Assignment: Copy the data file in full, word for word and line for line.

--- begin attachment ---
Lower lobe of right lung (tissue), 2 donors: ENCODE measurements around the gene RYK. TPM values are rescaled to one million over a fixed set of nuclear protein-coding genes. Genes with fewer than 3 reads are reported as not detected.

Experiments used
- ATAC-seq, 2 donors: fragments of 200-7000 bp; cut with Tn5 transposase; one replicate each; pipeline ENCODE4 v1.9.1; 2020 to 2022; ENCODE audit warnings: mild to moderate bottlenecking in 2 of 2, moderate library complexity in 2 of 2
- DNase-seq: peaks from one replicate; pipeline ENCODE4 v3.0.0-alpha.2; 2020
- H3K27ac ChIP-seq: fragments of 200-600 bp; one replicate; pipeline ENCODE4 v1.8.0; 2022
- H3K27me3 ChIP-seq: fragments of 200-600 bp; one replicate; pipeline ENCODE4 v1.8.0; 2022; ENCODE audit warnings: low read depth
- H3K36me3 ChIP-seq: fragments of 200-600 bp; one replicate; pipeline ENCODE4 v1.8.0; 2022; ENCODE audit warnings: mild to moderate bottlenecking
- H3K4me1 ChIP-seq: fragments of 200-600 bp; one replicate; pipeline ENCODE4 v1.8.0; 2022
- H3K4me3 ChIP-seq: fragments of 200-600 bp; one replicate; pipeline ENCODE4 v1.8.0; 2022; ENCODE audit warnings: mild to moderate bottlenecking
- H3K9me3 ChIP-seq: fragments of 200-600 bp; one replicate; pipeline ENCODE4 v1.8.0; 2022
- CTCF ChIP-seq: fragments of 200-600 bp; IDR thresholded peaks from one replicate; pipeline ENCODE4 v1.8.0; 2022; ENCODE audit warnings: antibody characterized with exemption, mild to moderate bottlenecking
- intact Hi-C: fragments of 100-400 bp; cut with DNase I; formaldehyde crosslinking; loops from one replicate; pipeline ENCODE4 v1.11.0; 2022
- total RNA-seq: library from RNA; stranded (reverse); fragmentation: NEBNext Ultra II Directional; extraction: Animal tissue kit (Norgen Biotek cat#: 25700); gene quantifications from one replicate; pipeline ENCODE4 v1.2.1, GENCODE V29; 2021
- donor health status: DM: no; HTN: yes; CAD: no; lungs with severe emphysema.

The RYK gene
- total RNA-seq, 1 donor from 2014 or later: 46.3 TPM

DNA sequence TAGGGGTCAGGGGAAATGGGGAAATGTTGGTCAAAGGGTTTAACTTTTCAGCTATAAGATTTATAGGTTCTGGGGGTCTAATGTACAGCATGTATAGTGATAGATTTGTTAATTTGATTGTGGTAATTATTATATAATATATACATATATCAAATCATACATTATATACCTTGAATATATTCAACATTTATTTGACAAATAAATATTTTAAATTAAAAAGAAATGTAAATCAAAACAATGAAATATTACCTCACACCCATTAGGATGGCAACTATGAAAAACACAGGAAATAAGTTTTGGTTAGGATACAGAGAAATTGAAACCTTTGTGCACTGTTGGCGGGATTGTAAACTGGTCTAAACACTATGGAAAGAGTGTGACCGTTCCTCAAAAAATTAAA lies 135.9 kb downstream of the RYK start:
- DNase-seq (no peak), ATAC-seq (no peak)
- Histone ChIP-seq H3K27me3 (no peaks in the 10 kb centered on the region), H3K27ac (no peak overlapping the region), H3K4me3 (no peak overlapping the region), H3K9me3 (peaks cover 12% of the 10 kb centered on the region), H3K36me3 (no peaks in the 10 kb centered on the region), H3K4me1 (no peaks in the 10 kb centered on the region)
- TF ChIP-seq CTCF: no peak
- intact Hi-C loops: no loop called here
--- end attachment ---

Lower lobe of right lung (tissue), 2 donors: ENCODE measurements around the gene RYK. TPM values are rescaled to one million over a fixed set of nuclear protein-coding genes. Genes with fewer than 3 reads are reported as not detected.

Experiments used
- ATAC-seq, 2 donors: fragments of 200-7000 bp; cut with Tn5 transposase; one replicate each; pipeline ENCODE4 v1.9.1; 2020 to 2022; ENCODE audit warnings: mild to moderate bottlenecking in 2 of 2, moderate library complexity in 2 of 2
- DNase-seq: peaks from one replicate; pipeline ENCODE4 v3.0.0-alpha.2; 2020
- H3K27ac ChIP-seq: fragments of 200-600 bp; one replicate; pipeline ENCODE4 v1.8.0; 2022
- H3K27me3 ChIP-seq: fragments of 200-600 bp; one replicate; pipeline ENCODE4 v1.8.0; 2022; ENCODE audit warnings: low read depth
- H3K36me3 ChIP-seq: fragments of 200-600 bp; one replicate; pipeline ENCODE4 v1.8.0; 2022; ENCODE audit warnings: mild to moderate bottlenecking
- H3K4me1 ChIP-seq: fragments of 200-600 bp; one replicate; pipeline ENCODE4 v1.8.0; 2022
- H3K4me3 ChIP-seq: fragments of 200-600 bp; one replicate; pipeline ENCODE4 v1.8.0; 2022; ENCODE audit warnings: mild to moderate bottlenecking
- H3K9me3 ChIP-seq: fragments of 200-600 bp; one replicate; pipeline ENCODE4 v1.8.0; 2022
- CTCF ChIP-seq: fragments of 200-600 bp; IDR thresholded peaks from one replicate; pipeline ENCODE4 v1.8.0; 2022; ENCODE audit warnings: antibody characterized with exemption, mild to moderate bottlenecking
- intact Hi-C: fragments of 100-400 bp; cut with DNase I; formaldehyde crosslinking; loops from one replicate; pipeline ENCODE4 v1.11.0; 2022
- total RNA-seq: library from RNA; stranded (reverse); fragmentation: NEBNext Ultra II Directional; extraction: Animal tissue kit (Norgen Biotek cat#: 25700); gene quantifications from one replicate; pipeline ENCODE4 v1.2.1, GENCODE V29; 2021
- donor health status: DM: no; HTN: yes; CAD: no; lungs with severe emphysema.

The RYK gene
- total RNA-seq, 1 donor from 2014 or later: 46.3 TPM

DNA sequence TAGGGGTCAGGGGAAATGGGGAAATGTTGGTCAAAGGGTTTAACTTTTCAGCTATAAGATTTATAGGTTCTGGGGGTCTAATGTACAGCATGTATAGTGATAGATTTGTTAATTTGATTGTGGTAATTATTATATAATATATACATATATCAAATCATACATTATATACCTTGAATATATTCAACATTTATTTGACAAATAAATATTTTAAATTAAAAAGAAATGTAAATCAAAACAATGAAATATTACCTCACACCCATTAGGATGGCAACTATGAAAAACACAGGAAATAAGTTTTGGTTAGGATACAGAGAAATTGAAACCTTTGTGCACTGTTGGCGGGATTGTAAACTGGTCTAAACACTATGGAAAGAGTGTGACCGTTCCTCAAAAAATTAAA lies 135.9 kb downstream of the RYK start:
- DNase-seq (no peak), ATAC-seq (no peak)
- Histone ChIP-seq H3K27me3 (no peaks in the 10 kb centered on the region), H3K27ac (no peak overlapping the region), H3K4me3 (no peak overlapping the region), H3K9me3 (peaks cover 12% of the 10 kb centered on the region), H3K36me3 (no peaks in the 10 kb centered on the region), H3K4me1 (no peaks in the 10 kb centered on the region)
- TF ChIP-seq CTCF: no peak
- intact Hi-C loops: no loop called here